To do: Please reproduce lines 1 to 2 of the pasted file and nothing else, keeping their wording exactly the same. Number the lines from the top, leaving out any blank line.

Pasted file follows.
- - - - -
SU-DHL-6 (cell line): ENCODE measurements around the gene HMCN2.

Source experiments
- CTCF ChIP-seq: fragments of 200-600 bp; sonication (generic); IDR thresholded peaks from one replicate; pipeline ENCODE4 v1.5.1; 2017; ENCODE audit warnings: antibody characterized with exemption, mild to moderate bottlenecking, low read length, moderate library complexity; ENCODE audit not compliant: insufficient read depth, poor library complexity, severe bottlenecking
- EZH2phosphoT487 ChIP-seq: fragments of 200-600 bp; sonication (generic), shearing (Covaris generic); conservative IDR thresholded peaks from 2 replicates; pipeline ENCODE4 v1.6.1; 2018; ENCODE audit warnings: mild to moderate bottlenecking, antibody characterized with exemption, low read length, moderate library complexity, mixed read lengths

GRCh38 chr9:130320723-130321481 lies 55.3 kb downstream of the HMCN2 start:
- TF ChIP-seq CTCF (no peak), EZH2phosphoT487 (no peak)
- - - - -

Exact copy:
SU-DHL-6 (cell line): ENCODE measurements around the gene HMCN2.

Source experiments